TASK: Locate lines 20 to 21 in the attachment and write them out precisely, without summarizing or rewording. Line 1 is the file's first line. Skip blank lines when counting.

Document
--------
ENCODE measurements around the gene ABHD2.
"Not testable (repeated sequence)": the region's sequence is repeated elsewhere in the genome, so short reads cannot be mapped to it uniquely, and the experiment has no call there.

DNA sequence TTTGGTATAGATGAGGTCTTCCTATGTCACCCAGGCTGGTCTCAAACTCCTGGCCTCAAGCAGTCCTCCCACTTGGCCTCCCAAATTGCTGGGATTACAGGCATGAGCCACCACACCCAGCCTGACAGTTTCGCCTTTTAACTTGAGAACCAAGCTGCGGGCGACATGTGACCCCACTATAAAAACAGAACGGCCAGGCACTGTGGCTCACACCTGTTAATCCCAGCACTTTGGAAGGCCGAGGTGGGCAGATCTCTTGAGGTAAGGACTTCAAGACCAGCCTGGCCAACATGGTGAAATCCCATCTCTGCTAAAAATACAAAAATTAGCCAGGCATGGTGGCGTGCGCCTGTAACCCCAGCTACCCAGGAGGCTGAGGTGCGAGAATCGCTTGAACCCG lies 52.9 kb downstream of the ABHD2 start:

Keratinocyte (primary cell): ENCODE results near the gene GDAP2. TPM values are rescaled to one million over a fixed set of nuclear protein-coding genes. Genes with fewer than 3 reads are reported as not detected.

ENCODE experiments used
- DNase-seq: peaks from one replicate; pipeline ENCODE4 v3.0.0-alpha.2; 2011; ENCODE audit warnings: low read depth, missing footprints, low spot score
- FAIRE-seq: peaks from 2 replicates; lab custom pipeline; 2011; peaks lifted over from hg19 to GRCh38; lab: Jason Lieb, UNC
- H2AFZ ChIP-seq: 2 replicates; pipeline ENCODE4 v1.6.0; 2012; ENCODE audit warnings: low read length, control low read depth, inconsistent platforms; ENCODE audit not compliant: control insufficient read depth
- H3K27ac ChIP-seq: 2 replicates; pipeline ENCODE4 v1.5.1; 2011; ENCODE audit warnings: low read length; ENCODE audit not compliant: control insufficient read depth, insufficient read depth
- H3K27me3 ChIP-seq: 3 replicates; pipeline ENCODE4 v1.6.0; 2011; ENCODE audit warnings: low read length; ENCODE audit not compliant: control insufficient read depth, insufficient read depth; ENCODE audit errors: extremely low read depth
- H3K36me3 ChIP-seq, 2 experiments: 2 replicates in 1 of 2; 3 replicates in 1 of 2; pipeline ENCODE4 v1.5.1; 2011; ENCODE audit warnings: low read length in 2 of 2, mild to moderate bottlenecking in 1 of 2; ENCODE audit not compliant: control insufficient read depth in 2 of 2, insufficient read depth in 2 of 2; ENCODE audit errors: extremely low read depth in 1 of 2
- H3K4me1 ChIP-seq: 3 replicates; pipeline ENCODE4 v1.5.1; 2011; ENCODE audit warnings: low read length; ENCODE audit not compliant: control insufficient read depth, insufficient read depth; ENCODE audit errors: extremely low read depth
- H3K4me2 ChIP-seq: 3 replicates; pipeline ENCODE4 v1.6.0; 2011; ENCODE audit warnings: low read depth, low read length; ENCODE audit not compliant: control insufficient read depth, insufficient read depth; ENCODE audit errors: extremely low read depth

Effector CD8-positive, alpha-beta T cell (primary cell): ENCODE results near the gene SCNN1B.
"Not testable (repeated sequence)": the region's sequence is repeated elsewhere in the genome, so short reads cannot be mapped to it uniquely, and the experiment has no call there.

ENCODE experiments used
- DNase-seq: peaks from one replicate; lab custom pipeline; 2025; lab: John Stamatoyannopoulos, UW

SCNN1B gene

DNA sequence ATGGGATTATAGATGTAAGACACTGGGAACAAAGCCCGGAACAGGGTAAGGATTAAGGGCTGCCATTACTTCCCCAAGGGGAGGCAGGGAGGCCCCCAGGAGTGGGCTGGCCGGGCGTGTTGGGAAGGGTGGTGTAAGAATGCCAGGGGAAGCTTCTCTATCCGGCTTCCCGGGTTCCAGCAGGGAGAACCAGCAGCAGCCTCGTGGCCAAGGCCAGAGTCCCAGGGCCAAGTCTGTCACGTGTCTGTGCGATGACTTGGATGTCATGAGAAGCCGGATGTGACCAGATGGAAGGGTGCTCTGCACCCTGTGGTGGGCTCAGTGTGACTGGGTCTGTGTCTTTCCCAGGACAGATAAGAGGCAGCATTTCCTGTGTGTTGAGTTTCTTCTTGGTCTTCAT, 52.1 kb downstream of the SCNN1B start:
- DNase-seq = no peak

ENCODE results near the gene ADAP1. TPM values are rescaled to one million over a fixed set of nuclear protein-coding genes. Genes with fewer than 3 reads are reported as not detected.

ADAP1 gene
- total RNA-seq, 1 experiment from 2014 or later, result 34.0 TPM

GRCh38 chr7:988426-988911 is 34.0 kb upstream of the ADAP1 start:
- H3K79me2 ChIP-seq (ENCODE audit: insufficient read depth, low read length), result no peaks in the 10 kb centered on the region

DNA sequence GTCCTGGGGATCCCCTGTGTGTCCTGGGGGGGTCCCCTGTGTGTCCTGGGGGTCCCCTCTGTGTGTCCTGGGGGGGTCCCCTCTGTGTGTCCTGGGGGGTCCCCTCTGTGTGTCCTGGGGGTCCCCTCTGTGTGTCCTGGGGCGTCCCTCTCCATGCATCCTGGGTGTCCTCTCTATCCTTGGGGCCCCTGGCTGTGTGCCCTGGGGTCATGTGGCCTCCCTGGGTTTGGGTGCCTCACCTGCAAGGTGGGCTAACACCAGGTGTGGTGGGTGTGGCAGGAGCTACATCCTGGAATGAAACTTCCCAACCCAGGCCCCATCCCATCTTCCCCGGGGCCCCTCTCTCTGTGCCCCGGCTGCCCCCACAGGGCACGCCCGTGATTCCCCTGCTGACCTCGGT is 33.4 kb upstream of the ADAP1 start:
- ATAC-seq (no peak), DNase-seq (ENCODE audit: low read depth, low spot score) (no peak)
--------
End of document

- DNase-seq = no peak

ENCODE results near the gene ADAP1. TPM values are rescaled to one million over a fixed set of nuclear protein-coding genes. Genes with fewer than 3 reads are reported as not detected.